Saturday, April 30, 2016

Gianrico Carofiglio, A Fine Line

The series of legal thrillers set in the Pugliese city of Bari, by Gianrico Carofiglio, depend more upon the voice of the central character, Guido Guerrieri, than on plot or mystery--fortunately Guido is fascinating. He's a lawyer who's not too certain about his profession but comfortable in his life, his city, and his relationships with co-workers, his ex-wife, and his evening companion, Mr. Punchbag (Guido is a former boxer who keeps his hand in both in the gym and with his in-home punching bag, with which he sometimes carries on one-sided conversations).

In the new novel, he begins by discussing with a police friend a recent scare caused by the false diagnosis of a fatal illness. But the shadow of that experience is quickly set aside when a judge who is a former law-school classmate approaches him about a suspicion that the judge is being investigated for corruption. Guido accepts the case, and a double plot ensues. While Guido goes through the labyrinthine Italian legal system (which we learn a lot about ), his investigator (a young woman named Annapaola Doria, who is a former cop, a motorcycle enthusiast, and a source of attraction for Guido, something he is ambivalent about).

Carofiglio's skill as a writer is evident in his ability to hold the reader's attention without resorting to weapons, corpses, and other typical plot tropes of the crime genre. Here we have only the judge, the shadowy (and mostly off-stage) world of organized crime, from which the accusation of corruption arises by means of a criminal informant, and Guido's careful manipulation of the legal options open to him. Guido is not only good company, as a narrator, he is also an effective conduit for the forces at play in a social realm that includes many dark paths among the pleasing vistas of Puglia as he travels from Bari, where he and the judge are based, and Lecce, where the legal case will be heard. This series is not a travelogue/crime novel, though. The Italian setting is important, it is not as much a part of the novel's core as is the case in, for instance, the Camilleri novels. Instead, the reader gets a vivid sense of a fascinating character and the milieu in which he operates as an attorney. I highly recommend the whole series and the most recently translated episode is up to Carofiglio's high standard.

Wednesday, April 27, 2016

Lisa Brackmann's latest

I enjoyed Lisa Brackmann's China-based series of postmodern thrillers, but I've also been waiting Getaway, set in Puerto Vallarta, Mexico. Getaway is a pure noir thriller about an innocent abroad, a widow whose husband turns out to have been a crook, and whose getaway to a resort town leads her into a breathless getaway of a different kind.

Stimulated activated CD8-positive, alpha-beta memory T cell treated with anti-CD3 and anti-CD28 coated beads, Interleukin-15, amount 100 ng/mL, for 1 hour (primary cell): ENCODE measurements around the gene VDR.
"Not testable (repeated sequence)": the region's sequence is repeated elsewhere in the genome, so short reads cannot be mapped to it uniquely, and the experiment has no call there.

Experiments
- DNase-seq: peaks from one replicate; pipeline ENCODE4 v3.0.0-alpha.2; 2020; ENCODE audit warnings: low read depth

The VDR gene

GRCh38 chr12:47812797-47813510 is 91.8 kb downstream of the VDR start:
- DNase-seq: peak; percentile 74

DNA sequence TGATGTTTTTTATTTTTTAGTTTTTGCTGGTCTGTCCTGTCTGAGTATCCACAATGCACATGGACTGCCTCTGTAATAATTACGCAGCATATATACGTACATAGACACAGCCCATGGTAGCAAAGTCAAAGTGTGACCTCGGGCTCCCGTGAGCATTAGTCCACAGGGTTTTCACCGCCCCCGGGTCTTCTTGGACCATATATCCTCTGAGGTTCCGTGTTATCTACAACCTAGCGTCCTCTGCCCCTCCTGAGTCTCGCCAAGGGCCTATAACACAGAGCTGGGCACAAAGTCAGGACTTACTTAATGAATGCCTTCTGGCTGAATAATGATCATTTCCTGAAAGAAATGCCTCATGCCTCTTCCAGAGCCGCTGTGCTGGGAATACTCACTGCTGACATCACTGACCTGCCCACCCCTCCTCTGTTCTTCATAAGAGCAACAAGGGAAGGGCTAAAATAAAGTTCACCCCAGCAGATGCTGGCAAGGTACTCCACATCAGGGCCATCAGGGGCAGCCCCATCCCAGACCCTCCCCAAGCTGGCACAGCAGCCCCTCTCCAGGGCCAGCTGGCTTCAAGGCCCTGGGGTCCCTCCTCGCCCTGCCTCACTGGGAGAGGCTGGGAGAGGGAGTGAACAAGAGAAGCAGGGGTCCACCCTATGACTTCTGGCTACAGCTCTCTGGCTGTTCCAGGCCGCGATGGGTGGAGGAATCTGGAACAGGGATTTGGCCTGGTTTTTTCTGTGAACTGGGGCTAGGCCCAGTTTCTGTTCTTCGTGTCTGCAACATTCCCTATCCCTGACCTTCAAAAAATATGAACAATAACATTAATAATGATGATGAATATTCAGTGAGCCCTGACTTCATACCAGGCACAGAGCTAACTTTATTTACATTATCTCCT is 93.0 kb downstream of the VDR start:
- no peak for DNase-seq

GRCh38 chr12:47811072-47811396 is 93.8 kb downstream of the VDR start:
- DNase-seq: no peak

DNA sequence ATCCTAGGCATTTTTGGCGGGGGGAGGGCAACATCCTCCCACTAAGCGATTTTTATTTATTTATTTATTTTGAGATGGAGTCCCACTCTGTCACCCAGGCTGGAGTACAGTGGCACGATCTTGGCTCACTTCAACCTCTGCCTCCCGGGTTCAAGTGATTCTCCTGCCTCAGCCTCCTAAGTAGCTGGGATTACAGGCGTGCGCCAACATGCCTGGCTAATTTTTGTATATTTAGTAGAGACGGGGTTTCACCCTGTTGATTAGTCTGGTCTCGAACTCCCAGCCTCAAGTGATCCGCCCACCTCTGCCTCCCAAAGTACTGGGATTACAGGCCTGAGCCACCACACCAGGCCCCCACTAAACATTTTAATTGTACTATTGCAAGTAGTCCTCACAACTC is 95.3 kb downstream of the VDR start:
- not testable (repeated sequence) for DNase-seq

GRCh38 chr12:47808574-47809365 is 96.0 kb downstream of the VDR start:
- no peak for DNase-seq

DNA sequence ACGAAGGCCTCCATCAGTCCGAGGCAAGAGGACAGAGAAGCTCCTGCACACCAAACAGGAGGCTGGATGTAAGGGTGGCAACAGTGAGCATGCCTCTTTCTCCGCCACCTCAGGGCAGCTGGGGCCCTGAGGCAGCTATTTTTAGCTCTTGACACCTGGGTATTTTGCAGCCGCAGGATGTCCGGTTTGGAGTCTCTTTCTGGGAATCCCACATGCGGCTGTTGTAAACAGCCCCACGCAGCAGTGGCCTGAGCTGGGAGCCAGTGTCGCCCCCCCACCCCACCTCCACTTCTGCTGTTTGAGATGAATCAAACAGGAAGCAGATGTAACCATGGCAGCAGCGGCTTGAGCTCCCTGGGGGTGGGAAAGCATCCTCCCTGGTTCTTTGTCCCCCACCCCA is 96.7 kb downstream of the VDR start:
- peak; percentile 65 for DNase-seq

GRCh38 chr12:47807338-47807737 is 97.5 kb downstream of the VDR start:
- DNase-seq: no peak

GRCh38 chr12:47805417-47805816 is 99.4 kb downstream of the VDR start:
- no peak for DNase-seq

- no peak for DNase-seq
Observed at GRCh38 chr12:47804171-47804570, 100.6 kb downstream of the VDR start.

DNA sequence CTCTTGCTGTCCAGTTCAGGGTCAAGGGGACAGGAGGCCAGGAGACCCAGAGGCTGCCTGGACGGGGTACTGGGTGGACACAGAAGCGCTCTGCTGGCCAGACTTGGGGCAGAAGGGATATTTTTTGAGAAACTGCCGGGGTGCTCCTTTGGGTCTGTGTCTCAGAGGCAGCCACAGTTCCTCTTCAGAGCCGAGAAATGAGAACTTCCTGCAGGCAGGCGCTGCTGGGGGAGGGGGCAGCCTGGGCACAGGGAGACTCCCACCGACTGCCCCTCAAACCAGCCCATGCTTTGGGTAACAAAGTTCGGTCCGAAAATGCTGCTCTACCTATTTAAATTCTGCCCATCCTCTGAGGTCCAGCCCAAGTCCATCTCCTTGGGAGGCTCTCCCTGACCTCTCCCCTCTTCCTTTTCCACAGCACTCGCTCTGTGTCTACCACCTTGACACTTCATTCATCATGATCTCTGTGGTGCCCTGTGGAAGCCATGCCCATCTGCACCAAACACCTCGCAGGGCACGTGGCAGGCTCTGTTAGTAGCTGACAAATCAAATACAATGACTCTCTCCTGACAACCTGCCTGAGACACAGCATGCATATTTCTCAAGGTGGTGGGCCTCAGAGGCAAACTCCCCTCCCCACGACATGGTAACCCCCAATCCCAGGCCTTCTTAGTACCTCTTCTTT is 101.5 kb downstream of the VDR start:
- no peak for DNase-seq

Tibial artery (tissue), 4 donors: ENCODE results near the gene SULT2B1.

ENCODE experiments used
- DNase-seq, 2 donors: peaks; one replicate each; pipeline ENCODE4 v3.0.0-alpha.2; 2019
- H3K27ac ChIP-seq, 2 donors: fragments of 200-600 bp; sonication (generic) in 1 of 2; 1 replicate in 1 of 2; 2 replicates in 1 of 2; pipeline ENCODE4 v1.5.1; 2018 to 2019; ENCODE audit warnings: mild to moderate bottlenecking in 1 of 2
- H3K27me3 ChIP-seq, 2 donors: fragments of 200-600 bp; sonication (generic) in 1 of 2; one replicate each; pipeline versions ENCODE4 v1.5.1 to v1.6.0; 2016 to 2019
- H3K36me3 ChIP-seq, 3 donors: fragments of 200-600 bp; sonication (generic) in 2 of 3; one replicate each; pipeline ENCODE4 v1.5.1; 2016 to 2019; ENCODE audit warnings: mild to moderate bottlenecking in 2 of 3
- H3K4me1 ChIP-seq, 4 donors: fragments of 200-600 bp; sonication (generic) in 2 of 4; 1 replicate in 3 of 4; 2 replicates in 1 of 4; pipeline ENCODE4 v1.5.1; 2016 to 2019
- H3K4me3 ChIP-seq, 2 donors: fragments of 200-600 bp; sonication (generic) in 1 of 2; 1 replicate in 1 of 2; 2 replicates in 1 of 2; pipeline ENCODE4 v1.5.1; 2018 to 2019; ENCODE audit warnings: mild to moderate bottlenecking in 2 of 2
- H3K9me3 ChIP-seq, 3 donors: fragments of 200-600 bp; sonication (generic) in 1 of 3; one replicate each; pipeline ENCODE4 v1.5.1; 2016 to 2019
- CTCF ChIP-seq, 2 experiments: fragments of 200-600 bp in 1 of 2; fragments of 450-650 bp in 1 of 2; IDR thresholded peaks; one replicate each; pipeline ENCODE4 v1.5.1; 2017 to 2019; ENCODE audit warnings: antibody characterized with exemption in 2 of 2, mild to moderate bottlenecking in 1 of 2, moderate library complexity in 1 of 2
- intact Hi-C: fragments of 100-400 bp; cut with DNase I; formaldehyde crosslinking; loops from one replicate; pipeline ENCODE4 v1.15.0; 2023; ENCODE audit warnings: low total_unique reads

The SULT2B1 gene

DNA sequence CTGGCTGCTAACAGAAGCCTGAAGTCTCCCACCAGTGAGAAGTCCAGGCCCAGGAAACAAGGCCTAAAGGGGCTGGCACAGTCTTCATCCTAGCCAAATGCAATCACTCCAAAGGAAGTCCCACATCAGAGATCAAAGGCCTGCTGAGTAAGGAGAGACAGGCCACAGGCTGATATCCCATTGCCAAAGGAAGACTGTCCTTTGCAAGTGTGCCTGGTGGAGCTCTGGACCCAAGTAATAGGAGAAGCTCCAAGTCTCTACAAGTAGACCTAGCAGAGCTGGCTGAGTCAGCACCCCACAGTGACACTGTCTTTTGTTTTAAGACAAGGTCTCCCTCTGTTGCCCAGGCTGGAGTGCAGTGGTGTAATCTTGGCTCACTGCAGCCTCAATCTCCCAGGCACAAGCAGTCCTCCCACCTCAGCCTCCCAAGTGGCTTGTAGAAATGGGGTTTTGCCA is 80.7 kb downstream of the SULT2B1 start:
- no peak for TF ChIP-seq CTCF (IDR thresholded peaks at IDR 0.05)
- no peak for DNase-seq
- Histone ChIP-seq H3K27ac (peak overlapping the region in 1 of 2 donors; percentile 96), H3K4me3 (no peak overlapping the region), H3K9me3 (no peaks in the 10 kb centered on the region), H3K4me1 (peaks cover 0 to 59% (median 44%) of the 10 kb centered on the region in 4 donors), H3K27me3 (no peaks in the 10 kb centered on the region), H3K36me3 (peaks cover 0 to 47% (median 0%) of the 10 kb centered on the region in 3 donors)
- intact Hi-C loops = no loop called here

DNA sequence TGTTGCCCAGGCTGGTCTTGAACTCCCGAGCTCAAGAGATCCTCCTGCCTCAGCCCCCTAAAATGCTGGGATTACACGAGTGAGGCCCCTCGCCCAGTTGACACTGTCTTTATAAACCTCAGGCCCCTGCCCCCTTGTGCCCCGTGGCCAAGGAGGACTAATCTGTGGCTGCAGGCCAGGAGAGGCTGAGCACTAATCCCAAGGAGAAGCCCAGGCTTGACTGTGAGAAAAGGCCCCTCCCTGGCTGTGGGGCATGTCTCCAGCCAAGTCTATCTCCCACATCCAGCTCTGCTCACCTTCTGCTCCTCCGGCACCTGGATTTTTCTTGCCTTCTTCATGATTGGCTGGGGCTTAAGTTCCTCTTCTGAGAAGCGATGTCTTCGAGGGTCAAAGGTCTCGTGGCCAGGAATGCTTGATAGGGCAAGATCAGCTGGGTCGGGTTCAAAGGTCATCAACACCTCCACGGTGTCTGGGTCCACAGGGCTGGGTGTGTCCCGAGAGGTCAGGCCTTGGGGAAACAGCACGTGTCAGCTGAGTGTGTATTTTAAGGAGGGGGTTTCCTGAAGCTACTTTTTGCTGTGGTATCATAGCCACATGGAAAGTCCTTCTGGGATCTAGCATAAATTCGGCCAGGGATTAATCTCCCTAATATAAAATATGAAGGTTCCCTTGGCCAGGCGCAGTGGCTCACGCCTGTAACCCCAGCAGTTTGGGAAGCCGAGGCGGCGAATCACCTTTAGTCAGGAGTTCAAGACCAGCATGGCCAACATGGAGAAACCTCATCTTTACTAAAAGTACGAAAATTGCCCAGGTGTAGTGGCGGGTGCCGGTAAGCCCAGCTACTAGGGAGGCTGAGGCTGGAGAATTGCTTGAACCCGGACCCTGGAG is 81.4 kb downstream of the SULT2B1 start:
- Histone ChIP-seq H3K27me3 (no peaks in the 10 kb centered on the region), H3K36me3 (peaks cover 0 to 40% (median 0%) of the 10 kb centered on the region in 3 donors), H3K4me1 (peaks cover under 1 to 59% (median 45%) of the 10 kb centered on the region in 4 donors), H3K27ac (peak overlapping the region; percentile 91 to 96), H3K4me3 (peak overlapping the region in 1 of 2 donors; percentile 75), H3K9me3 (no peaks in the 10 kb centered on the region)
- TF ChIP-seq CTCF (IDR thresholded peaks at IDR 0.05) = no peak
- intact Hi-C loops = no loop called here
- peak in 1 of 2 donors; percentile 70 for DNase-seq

impatiently for a sequel to her

The sequel has finally arrived: Go-between, and I hesitate to say anything at all about the plot because the twists and turns start immediately and carry on until the final pages. Most of the book is set in Houston, and Texas is an appropriate setting in many ways, not least because some classic noir (including some of Jim Thompson's stories) has happened in Texas (the fictional as well as the actual state).

Go-between features a range of topics and backdrops, from a northern California riddled with marijuana dealings of legal and illegal sorts, airplanes (also a factor in Getaway), for-profit prisons and state-run ones, nonprofits that may or may not be sinister fronts for corporate greed, and the failure of wealth and privilege to protect against the encroachment of violence and misery. Brackmann sets up a series of threatening situations from the beginning of the book, and the plot unravels from there as the heroine attempts to salvage something of her life. The pace is fast and the threat palpable, though some readers (one spoiler alert ahead) might find the last few pages a bit anticlactic after the considerable build-up of tension.

Saturday, April 02, 2016

On Danish authors Kaaberbøl and Friis

The power of the series: the authors’ creation  of one of the most distinctive  characters in contemporary fiction.

My review is Here.